Fascinating new paper out reviewing the likely impacts that dredging may have on marine mammals. The paper by Dr. Victoria Todd and colleagues can be read here.
It is a great review of the effects both positive and negative that dredging can have on marine life. I like that is has done this as I would have gone all BAD, BAD, BAD! However there are some positives. The paper focuses mainly on marine dredging although it is important to remember it also occurs in rivers and lakes.
Start with the bad…
The paper delves into the direct and indirect impacts of dredging on marine mammals and the potential severity of those.
The direct impacts are interactions that cause physical injury to mortality. These include Noise Pollution, Turbidity and Collision.
Noise pollution occurs at lots of different levels and in areas that are already heavily trafficked. Our knowledge of the hearing range of marine mammals is still limited so we can not be sure of all the effects. However it is possible that the noise emitted could cause masking of marine mammal calls particularly cetaceans. I talk about this more in this blog post. The effects are likely to be over the short to medium term and occur as behavioural changes such as area avoidance and call masking. All this will occur concurrently with other industrial activities so it is hard to tease out the specific impacts of just dredging.
In regards to collision, the slow speed of active dredgers means that there is low risk of collisions taking place especially if managed well and avoids critical habitat and calving areas. The bigger risk would be when dredging vessels are in transit but if this is occurring in an already heavily transmitted area as tends to be the case for dredging this won’t significantly add to the risk already in place.
The seabed disturbance caused by dredging leads to increased turbidity and sediment suspension. However, many marine mammals are use to turbid environments and limited vision is not an issue even for species that do not use echolocation for prey detection.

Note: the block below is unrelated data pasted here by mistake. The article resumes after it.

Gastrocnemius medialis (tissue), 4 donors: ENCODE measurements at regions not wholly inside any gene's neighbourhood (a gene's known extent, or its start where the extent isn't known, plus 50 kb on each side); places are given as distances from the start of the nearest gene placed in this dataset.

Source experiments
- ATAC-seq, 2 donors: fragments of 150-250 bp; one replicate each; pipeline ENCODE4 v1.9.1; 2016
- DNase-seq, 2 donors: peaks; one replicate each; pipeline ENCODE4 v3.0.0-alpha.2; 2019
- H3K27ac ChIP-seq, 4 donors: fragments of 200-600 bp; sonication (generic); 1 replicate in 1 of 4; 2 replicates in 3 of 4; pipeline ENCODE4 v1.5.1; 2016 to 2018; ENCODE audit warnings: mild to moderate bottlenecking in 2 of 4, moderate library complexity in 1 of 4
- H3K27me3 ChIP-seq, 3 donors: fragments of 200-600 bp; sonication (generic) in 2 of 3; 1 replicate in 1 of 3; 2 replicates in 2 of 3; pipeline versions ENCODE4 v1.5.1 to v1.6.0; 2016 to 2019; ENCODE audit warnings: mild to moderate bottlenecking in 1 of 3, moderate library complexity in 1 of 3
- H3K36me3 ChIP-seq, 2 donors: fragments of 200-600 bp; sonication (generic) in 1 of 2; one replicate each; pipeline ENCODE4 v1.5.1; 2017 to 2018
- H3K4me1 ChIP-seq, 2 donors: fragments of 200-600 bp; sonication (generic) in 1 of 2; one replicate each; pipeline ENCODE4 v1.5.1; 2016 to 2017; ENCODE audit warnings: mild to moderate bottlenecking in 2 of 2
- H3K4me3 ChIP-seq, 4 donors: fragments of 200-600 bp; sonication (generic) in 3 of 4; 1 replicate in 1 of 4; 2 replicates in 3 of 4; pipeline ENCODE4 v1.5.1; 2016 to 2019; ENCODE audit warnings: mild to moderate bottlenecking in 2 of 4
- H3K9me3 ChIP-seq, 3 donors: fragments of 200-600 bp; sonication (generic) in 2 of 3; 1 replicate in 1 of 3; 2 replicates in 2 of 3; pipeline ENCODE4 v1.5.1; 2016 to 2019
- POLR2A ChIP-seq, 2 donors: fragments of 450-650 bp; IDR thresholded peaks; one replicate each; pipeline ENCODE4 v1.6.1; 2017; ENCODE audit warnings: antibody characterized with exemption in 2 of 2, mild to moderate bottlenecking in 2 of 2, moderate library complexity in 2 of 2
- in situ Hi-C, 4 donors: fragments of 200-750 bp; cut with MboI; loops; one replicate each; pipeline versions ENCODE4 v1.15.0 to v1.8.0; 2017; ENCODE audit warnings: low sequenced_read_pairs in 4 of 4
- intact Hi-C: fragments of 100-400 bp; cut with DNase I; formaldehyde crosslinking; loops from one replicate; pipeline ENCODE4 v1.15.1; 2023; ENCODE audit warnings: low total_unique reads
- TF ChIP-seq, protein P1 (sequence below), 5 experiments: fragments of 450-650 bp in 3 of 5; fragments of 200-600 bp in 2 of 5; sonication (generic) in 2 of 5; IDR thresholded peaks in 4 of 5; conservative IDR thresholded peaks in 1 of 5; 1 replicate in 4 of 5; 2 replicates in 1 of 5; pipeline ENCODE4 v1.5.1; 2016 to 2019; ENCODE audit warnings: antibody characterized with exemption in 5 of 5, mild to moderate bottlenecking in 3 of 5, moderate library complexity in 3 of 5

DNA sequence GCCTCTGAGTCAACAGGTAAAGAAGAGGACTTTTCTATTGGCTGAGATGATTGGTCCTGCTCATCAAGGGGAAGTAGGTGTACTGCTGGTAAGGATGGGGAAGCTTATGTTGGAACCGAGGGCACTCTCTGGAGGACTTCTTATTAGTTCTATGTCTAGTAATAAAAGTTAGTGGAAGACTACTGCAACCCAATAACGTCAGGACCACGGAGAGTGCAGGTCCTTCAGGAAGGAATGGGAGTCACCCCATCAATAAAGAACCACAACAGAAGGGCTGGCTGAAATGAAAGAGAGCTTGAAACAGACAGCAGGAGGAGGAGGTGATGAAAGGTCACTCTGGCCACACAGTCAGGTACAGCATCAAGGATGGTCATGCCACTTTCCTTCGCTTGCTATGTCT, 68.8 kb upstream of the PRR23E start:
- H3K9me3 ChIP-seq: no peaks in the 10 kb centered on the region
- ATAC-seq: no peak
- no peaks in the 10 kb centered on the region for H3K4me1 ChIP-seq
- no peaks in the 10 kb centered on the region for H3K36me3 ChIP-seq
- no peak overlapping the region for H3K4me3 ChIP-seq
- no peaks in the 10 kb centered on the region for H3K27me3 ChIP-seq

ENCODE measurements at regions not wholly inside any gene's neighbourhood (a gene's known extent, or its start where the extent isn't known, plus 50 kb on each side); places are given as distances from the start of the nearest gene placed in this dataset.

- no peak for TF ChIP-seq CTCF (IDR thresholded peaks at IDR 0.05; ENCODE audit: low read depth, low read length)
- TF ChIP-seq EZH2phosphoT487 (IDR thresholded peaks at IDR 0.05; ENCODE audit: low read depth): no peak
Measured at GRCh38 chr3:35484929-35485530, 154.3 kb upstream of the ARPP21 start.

Indirectly marine mammals can be affected by changes to their environment and also to prey availability due to dredging. The paper lists the possibilities as:
- Habitat degradation,
- Remobilization of contaminants,
- Sedimentation, and
- Increases in suspended sediment concentrations.
Entrainment is the removal of species from their environment and while no data is available on this impact on marine mammals it has been noted that it can affect their prey species by removing them and their eggs along with the sediment. Therefore along as dredging is restricted during important egg and larval stages of prey species then effects are unlikely to be detrimental.
The degradation of marine habitats is something that I would be really worried about as dredgers go about their process especially since “45 case studies worldwide found that 21 023 ha of seagrass beds were lost as a result of 26 dredging projects over a 50-year period”. Sirenians (e.g. manatees and dugongs) are entirely dependent on seagrass beds while other marine mammals utilise them for prey and they are an important habitat for prey species. However, from this review I am enlightened to the fact that due to mitigation measure the impact on seagrass habitats has been reduced and that as long as mitigation is followed and planning is conducted with care the effects are minimal.